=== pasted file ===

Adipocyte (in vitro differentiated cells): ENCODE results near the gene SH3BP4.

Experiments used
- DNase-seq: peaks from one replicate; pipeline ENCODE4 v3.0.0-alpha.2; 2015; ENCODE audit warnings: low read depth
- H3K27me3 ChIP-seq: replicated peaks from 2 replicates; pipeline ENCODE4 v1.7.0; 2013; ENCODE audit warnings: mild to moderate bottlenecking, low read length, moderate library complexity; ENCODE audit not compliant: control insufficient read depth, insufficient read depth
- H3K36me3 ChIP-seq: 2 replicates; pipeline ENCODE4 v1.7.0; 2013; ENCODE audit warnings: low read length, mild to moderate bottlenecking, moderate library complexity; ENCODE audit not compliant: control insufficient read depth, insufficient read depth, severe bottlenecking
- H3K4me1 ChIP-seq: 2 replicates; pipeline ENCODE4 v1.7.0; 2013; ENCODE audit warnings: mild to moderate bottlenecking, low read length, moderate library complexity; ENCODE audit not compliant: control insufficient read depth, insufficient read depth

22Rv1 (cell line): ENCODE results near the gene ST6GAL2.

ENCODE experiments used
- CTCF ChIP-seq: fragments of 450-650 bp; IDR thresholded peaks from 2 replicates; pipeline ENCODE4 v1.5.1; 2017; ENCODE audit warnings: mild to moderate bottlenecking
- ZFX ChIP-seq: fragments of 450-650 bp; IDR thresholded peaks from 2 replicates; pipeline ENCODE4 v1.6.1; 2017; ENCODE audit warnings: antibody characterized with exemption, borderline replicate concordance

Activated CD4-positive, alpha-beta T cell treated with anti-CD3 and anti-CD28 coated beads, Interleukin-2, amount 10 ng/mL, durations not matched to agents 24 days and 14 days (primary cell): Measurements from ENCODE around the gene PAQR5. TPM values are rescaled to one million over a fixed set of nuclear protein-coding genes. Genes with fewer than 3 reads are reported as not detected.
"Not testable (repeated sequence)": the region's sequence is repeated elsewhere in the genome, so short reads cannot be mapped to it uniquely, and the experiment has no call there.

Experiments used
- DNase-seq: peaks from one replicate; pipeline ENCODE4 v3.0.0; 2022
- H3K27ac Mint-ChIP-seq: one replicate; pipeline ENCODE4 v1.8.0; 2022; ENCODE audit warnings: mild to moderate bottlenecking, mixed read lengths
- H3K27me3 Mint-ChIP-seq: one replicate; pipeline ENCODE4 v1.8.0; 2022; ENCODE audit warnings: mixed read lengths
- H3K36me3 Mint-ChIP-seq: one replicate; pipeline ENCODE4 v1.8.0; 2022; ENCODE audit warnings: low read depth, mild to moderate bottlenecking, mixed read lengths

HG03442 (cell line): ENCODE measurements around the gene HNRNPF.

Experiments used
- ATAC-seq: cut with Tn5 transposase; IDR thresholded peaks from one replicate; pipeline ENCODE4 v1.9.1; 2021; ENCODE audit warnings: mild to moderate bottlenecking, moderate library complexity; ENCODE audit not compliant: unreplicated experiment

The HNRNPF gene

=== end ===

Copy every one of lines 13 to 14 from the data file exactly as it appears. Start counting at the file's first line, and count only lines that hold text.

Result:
Experiments used
- DNase-seq: peaks from one replicate; pipeline ENCODE4 v3.0.0; 2022